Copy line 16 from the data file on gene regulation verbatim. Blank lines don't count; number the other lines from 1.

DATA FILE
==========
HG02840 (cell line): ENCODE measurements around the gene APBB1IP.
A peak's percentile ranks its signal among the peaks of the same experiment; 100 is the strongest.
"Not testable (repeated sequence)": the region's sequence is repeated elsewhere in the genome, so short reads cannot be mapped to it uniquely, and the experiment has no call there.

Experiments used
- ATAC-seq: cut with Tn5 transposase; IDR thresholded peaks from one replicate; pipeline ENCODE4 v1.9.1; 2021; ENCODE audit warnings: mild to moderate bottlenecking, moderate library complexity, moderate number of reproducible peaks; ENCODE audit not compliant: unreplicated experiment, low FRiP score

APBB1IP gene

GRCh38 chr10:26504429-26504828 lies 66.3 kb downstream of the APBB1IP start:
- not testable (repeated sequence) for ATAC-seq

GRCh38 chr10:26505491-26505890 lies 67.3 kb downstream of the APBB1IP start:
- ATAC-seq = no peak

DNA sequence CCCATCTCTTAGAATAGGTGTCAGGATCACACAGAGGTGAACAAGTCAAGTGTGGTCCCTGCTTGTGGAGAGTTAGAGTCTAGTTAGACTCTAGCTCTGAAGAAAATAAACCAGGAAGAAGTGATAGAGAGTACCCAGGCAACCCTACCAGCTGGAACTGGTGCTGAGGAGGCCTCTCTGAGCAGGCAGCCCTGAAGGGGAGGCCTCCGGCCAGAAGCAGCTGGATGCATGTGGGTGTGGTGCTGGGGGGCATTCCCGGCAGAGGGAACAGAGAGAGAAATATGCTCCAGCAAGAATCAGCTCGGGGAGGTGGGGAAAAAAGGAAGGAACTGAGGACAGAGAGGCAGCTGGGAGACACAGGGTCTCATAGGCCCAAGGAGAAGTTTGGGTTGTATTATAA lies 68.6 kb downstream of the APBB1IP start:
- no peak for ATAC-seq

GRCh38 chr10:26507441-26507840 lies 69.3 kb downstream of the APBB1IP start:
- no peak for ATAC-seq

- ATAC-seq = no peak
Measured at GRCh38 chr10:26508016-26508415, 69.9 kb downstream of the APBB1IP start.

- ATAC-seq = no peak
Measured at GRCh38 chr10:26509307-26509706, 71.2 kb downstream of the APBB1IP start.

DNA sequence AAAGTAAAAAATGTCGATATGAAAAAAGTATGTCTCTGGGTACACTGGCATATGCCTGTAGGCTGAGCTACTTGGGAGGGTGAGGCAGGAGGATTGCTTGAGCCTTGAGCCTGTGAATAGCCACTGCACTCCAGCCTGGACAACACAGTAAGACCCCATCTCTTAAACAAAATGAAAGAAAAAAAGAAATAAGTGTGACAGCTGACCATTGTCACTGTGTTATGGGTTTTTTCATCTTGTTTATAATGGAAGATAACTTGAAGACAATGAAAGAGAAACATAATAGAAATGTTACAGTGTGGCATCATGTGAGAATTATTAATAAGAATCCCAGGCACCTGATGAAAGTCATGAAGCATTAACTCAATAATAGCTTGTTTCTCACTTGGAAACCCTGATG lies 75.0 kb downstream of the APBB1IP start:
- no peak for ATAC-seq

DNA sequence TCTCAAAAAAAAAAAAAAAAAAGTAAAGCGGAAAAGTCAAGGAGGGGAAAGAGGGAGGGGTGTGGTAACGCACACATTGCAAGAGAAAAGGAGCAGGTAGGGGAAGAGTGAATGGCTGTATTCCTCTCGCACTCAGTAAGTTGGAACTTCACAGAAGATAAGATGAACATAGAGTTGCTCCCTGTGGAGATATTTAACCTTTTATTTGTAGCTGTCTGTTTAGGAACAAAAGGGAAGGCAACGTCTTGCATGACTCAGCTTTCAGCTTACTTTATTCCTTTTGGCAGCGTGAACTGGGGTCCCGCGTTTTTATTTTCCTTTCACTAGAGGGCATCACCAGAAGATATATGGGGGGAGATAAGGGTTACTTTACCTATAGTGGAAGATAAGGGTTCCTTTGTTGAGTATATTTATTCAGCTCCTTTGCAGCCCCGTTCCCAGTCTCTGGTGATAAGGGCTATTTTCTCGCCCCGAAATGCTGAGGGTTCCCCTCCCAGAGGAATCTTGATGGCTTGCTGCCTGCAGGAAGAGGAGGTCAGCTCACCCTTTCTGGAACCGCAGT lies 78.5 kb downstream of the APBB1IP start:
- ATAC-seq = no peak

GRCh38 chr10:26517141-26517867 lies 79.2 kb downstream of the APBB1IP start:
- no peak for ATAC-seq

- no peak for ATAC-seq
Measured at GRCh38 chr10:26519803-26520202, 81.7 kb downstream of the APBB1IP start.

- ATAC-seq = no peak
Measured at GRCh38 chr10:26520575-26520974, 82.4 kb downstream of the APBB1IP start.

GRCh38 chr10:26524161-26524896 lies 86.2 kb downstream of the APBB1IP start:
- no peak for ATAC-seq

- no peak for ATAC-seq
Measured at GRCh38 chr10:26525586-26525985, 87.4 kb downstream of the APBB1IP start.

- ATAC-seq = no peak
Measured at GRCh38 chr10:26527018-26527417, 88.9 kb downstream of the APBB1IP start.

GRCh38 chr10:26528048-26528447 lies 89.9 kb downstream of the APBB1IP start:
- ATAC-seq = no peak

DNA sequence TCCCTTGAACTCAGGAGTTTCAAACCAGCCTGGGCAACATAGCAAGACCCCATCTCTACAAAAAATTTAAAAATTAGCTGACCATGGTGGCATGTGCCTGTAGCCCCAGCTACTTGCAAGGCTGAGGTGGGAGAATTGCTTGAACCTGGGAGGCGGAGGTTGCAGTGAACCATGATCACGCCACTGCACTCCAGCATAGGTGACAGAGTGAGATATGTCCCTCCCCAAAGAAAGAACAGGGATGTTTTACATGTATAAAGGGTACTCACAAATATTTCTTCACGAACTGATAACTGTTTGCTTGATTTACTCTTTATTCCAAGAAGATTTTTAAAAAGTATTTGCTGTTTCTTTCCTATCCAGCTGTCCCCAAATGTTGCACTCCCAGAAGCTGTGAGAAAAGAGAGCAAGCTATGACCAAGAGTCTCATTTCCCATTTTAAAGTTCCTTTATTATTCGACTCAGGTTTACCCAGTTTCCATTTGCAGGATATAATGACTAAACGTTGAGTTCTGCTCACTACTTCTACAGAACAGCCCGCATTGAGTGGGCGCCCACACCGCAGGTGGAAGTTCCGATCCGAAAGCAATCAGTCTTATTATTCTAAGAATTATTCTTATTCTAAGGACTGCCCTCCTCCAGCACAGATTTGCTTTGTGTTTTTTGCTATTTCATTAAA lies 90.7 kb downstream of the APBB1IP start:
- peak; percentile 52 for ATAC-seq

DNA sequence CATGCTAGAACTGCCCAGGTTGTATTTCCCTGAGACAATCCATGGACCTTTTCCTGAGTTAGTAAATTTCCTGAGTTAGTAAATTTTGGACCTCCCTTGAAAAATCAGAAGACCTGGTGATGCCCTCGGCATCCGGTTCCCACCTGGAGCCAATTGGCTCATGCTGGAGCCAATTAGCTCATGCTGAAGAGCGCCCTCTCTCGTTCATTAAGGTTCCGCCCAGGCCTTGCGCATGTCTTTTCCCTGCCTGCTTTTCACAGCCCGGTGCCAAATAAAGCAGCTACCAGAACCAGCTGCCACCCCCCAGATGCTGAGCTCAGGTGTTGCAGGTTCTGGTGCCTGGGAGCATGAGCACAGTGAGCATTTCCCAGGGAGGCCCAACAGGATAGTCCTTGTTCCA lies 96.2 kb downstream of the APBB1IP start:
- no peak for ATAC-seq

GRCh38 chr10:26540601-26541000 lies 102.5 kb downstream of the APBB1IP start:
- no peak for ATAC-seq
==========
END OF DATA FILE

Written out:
Measured at GRCh38 chr10:26508016-26508415, 69.9 kb downstream of the APBB1IP start.